Town Hall in Bilbao.  Bilbao is a much more modern city compared to the others we toured.  Commerce related to shipping, especially with British companies, bolstered their economy in the 19th century.

A run to help fund breast cancer research was well attended at the plaza adjacent to the Guggenheim Museum in Bilbao.  People participated in the race with family members and brought kids along to play and cheer on moms/dads.

Just as the exterior of the Guggenheim features curved lines, the interior is a maze of flowing lines in stone, metal, and glass.  The 1997 opening of Guggenheim, designed by Frank Gehry, was intended to revitalize Bilbao and it certainly did make it a destination for lovers of modern art.  They have everything from traditional paintings on canvas to sculpture to digital art and multimedia film art.  Marie and I watched a one hour movie projected on about a dozen screens of people all playing a song while in different rooms of the same house.  Scandinavian thing and wonderfully weird–definitely imaginative.

Part of the exterior of the Guggenheim where patrons can stroll and enjoy the outdoor sculptures.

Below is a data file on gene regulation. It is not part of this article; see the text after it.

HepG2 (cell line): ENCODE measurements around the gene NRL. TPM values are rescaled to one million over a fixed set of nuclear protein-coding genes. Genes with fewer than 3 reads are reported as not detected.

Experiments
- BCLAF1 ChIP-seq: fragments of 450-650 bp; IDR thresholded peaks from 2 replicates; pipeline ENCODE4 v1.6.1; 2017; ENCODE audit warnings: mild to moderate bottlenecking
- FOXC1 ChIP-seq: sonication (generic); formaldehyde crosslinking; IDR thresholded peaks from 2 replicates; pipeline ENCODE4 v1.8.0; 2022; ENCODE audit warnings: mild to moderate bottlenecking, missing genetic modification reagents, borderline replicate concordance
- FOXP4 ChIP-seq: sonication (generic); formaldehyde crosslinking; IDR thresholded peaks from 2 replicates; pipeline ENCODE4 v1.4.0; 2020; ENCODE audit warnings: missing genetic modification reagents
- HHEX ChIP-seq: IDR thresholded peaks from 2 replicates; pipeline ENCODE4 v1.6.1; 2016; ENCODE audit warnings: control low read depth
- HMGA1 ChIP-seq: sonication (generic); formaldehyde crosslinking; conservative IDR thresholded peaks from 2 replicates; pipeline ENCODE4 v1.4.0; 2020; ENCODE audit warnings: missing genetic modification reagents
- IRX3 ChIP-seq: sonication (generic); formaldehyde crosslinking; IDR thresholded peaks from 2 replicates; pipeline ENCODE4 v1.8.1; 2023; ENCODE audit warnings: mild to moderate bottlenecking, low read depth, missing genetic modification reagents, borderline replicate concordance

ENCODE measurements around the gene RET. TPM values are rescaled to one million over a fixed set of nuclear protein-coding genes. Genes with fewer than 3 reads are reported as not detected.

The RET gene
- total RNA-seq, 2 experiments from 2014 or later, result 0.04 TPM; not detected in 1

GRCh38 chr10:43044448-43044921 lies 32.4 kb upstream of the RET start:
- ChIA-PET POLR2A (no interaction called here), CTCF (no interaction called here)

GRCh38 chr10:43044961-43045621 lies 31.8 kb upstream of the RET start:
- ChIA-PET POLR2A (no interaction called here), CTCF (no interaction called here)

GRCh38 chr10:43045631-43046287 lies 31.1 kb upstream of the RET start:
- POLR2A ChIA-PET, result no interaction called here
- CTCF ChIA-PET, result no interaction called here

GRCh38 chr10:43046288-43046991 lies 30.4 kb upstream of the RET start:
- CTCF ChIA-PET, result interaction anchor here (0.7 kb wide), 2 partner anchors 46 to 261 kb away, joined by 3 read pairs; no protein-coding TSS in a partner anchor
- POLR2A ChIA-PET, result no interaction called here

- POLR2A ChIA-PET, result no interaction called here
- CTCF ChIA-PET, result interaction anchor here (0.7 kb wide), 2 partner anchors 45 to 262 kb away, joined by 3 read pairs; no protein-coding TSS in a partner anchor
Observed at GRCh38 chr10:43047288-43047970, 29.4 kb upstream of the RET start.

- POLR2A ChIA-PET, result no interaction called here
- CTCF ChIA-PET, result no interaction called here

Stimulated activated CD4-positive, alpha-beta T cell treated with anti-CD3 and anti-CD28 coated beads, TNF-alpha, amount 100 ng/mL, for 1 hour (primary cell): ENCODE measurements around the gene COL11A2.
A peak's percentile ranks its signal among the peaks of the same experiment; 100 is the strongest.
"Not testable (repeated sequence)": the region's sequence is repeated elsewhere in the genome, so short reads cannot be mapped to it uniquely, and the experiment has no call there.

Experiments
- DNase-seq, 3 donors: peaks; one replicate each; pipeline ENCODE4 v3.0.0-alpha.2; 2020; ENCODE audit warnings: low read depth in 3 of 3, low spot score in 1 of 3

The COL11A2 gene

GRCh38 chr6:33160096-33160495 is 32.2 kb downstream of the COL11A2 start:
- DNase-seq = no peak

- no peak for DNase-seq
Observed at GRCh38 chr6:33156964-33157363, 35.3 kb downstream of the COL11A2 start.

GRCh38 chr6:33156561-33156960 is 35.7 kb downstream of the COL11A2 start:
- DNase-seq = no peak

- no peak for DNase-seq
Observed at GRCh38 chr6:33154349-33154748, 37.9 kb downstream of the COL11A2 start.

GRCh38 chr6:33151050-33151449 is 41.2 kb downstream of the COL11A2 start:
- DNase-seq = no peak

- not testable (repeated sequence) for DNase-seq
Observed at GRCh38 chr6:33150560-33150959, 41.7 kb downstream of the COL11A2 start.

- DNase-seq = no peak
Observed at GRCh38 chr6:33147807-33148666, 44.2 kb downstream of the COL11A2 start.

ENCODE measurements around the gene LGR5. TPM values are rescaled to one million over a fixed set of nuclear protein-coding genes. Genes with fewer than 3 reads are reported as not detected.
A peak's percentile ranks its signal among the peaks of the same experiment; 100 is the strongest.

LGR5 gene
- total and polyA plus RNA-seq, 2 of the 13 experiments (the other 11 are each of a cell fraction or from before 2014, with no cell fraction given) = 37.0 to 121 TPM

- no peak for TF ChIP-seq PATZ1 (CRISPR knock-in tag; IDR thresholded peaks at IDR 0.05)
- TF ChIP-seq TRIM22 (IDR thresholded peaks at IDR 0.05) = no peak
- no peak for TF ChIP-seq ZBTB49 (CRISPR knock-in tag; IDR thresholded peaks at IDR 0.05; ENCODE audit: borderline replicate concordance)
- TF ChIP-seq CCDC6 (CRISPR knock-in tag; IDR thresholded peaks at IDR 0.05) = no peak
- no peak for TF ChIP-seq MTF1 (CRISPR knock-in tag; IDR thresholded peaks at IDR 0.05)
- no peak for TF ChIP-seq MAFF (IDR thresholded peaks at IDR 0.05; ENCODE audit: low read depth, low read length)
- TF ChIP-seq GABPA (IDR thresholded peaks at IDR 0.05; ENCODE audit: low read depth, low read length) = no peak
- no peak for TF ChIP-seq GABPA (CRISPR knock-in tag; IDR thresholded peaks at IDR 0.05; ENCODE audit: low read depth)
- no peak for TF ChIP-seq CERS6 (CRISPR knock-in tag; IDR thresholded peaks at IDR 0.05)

“Arcos Rojos” by Daniel Buren

This is called “Tulips” by Jeff Koons.

“Tall Tree and The Eye” by Anish Kapoor is near the Fog Pool

The play of sunlight and clouds on the metallic walls of the museum made for interesting visual effects that day.

“Maman” by Louise Bourgeois.   It was a pleasant surprise to see this piece because she has an almost identical work at the Meijer Gardens in Grand Rapids, Michigan, my hometown.

Marie (who had a true case of arachnophobia as a kid when she saw this in Michigan) felt relaxed posing with Maman.

I’m not wild about all modern art, but found I could have spent all day in this relatively small museum.   It’s the kind of place where you “experience” art rather than just look at it.  The visitor is invited to wander through exhibits and explore them at his/her leisure.

View of modern commercial buildings adjacent to the Guggenheim.

Entry to the Guggenheim where the kids relaxed waiting for the next stop on the tour.

The Basque flag is very prominent throughout the streets of Bilbao.  This was discouraged (to say the least) during Franco’s time and I saw only a few there when I visited as a university student in 1976.  Now the flag flies everywhere.

Students were assigned a photography “scavenger hunt” as an afternoon activity, so the next couple of pictures are from just wandering downtown.

The next few photos are aerial views of the city from a hilltop park on the edge of Bilbao.

Again, you can see how the Guggenheim and modern structures nestle into the skyline.